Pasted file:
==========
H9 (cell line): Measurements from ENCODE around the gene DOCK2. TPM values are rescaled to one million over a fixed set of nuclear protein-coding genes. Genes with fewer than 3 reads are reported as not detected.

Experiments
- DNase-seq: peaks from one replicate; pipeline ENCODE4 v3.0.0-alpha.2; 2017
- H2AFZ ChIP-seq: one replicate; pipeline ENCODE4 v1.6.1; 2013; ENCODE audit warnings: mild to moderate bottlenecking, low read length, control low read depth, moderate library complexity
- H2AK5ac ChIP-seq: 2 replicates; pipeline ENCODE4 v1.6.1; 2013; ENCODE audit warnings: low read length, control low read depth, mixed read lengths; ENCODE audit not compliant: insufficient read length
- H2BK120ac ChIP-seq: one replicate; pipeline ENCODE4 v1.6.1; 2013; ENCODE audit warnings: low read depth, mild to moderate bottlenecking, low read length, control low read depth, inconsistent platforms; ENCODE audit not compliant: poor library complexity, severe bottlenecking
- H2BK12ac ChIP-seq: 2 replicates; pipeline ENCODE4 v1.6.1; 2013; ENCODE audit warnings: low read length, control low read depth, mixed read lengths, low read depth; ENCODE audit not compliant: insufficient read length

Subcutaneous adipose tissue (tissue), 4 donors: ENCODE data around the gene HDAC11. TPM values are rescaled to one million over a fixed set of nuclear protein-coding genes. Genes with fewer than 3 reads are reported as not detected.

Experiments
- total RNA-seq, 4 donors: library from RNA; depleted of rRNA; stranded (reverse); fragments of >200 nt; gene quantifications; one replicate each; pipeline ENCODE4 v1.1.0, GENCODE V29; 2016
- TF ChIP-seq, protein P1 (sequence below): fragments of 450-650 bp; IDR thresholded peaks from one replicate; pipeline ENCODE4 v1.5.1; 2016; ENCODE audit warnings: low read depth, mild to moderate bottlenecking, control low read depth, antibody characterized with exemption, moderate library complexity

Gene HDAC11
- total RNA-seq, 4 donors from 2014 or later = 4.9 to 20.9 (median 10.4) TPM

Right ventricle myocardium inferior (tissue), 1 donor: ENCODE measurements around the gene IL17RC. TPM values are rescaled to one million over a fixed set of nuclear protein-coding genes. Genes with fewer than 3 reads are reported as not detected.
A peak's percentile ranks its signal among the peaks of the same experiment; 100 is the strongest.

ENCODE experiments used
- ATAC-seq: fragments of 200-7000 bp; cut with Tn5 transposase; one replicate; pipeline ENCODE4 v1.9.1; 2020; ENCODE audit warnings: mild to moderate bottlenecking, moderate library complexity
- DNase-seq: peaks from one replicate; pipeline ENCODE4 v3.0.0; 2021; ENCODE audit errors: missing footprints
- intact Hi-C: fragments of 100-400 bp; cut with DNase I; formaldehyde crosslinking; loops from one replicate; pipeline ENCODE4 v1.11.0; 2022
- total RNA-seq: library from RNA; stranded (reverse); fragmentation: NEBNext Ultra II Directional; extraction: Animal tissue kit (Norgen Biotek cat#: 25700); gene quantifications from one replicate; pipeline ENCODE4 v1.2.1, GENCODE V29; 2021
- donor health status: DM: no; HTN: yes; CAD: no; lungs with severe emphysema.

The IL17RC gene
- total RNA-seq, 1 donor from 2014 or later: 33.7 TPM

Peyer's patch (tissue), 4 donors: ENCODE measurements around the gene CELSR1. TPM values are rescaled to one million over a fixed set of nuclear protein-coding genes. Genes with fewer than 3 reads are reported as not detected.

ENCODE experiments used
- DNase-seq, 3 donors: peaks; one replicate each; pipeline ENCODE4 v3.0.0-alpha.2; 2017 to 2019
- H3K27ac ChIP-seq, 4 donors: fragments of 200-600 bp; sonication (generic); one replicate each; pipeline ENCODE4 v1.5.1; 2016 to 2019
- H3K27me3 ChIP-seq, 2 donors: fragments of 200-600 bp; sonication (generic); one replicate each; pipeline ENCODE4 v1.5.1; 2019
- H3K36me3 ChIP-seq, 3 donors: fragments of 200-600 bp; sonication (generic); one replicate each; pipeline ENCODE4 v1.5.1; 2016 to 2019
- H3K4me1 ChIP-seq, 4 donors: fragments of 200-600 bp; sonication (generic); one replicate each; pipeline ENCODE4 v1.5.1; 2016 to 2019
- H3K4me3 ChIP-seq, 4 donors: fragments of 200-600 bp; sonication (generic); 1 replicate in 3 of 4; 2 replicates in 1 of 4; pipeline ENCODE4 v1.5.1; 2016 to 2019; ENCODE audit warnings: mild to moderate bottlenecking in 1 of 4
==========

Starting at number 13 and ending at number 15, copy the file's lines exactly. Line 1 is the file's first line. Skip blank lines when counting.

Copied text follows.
- total RNA-seq, 4 donors from 2014 or later = 4.9 to 20.9 (median 10.4) TPM

Right ventricle myocardium inferior (tissue), 1 donor: ENCODE measurements around the gene IL17RC. TPM values are rescaled to one million over a fixed set of nuclear protein-coding genes. Genes with fewer than 3 reads are reported as not detected.
A peak's percentile ranks its signal among the peaks of the same experiment; 100 is the strongest.